Fresh Clips: Herb Bouquets

Lovely and edible herb bouquets spruce up a kitchen and help out with your cooking, too.


| April/May 2012



Herb Bouquet

Because so many plants—even those closely related to edible ones—can be toxic, be very careful with edible flower bouquets. Never mix in unknown flowers.

Photo by Rina Lyubavina

Many of the plants that we think of as herbs and edible flowers are lovely in herb bouquets. An herb-and-flower arrangement will be a fragrant and utilitarian addition to your kitchen counter. You can pluck leaves from the plants for cooking or garnishing plates while enjoying their beauty as you prepare the meal.

Herbs and Flowers for Bouquets

These edible herbs and flowers hold up well in the vase and should, in combination, provide you with bounteous herb bouquets over a long season:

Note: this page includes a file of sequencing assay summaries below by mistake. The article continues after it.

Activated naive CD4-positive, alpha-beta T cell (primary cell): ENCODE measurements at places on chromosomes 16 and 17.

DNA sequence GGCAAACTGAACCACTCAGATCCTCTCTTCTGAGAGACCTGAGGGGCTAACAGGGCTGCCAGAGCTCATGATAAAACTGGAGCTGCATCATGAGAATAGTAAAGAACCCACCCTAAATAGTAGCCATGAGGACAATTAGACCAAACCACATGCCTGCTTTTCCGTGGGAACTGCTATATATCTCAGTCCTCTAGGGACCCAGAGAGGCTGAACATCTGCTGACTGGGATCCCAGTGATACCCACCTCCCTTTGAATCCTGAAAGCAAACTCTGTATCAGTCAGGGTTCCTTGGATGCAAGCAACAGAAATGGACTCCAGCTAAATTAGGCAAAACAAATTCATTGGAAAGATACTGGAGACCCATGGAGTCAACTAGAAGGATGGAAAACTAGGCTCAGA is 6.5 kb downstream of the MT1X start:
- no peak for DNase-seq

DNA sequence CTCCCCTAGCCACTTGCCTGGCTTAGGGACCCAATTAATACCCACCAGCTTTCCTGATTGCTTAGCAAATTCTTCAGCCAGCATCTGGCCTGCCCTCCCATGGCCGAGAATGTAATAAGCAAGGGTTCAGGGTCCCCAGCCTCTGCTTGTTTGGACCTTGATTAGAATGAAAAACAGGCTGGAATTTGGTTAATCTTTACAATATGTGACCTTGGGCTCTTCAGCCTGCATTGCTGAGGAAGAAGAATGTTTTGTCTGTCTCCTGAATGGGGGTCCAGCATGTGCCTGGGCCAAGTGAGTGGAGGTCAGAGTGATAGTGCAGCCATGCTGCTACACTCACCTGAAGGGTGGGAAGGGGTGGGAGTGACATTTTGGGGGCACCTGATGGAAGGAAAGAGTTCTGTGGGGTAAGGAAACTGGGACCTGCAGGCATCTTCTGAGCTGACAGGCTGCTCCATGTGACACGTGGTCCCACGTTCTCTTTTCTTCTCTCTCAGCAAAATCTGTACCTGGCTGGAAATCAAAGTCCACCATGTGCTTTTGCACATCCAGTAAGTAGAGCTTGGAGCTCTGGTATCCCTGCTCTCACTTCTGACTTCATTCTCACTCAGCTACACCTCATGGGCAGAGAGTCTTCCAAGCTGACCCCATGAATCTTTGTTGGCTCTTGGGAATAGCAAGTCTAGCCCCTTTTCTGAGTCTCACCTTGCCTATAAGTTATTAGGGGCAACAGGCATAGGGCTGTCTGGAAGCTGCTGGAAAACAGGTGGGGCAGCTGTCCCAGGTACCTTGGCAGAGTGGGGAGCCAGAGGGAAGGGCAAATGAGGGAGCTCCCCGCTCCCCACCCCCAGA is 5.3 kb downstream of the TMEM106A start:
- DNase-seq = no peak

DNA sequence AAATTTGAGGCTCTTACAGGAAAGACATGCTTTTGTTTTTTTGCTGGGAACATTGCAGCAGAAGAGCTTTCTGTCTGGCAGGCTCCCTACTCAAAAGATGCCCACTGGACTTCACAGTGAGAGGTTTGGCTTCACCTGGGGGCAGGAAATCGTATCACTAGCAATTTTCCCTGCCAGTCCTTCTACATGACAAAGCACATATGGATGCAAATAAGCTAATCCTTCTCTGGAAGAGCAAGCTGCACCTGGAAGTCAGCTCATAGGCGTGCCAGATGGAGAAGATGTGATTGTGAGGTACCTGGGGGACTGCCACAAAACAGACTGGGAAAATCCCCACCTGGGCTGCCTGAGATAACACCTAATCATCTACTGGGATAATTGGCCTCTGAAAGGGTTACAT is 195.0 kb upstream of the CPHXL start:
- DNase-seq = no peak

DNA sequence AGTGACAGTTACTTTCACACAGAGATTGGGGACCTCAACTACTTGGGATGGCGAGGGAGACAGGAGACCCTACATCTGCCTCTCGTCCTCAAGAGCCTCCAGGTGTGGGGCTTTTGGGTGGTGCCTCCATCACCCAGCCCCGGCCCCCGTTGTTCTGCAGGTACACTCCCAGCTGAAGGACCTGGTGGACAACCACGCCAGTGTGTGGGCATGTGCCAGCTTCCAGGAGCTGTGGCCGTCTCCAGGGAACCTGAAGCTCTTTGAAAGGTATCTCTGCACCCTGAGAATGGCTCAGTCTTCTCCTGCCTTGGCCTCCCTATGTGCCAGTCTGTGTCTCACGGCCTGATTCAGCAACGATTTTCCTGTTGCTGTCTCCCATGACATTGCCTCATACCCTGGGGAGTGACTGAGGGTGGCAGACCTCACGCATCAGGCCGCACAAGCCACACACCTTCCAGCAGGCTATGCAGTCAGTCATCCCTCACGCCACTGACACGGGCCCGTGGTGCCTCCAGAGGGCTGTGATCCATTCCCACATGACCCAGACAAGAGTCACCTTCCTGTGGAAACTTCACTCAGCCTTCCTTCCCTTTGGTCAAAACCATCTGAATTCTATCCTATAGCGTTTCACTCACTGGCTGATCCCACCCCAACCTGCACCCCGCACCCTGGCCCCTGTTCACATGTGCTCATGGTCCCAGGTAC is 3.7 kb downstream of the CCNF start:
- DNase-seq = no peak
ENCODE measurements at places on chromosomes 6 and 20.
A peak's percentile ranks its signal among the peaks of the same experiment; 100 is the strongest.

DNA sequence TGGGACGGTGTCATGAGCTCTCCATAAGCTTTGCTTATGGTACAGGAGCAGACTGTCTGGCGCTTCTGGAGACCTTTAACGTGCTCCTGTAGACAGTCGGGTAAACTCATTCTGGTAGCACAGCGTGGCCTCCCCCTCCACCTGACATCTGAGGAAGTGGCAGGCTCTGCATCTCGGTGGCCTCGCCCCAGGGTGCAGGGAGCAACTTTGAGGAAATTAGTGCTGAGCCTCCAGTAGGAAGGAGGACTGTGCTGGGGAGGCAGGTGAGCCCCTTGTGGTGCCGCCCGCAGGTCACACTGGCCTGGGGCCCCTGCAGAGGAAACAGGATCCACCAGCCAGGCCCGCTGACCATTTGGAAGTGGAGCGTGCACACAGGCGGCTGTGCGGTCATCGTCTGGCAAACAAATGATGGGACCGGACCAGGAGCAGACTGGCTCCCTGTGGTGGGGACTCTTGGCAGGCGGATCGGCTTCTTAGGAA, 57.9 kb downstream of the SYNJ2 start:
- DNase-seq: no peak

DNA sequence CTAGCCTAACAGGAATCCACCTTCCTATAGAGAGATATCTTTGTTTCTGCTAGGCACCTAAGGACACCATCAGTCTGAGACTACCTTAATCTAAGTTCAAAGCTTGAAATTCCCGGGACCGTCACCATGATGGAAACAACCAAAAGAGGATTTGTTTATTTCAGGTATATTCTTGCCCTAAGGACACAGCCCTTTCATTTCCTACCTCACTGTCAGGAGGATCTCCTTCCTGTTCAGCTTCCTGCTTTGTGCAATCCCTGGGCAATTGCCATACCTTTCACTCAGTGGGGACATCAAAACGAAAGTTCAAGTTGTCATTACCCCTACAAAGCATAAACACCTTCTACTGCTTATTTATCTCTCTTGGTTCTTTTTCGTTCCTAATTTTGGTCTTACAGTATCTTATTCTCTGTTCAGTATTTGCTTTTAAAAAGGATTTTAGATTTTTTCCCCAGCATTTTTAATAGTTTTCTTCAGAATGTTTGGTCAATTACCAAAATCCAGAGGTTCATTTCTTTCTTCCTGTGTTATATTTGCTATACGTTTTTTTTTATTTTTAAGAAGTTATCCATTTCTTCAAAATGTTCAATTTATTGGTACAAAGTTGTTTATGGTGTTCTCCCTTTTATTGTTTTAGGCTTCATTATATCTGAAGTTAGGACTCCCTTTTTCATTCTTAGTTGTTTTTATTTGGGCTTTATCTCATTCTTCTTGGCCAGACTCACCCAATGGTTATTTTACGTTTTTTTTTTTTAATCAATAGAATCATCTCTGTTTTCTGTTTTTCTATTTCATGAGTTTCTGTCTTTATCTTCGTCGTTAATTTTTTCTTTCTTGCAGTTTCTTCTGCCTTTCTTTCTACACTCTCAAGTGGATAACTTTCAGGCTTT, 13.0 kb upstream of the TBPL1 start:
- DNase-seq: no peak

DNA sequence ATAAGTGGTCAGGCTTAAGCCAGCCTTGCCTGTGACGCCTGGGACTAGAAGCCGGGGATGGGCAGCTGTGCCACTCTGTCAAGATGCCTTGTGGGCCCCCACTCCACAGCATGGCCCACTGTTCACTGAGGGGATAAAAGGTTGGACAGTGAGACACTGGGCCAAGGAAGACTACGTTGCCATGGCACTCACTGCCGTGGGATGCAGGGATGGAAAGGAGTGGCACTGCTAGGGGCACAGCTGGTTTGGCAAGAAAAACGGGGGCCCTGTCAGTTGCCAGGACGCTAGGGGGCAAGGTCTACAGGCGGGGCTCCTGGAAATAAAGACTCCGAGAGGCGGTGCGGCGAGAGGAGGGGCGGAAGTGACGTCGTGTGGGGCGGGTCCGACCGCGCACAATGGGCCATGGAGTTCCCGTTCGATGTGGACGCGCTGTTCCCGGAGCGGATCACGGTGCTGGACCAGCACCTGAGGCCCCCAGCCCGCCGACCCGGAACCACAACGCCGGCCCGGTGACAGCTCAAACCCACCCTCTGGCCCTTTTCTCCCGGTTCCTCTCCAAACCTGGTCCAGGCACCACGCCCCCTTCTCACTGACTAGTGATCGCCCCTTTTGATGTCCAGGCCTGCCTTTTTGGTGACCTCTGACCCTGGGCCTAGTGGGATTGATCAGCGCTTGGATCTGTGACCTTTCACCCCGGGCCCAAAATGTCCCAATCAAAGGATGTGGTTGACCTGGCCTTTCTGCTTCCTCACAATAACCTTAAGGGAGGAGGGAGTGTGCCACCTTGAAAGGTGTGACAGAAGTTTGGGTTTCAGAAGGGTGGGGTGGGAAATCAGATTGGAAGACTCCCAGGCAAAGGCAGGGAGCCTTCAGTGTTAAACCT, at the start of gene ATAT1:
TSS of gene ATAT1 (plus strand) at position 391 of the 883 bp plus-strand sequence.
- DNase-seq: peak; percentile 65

ANISE HYSSOP (Agastache foeniculum) is a member of the mint family and is a tender perennial that self-seeds. Both the foliage and the flowers have an anise scent. The foliage is a bit coarse, but the lavender flowers are quite nice in edible flower bouquets.

BASIL (Ocimum basilicum) varies in usefulness as a cut flower. The large-leaved green varieties wilt quickly, but some of the smaller-leaved varieties will hold up for days. Dark opal basil, with purple-and-green-streaked foliage, is a good choice. So are cinnamon basil and ‘Oriental Breeze’.

BERGAMOT (Monarda didyma), also called monarda,belongs to the mint family and has bright, shaggy flowers that grow in whorls around the stem. The foliage has a minty, citrusy flavor.

CALENDULA (Calendula officinalis) has yellow or orange flowers, and a sprinkling of calendula petals is a popular garnish. Grow one of the tall cultivars such as ‘Prince’ or ‘Kablouna’.





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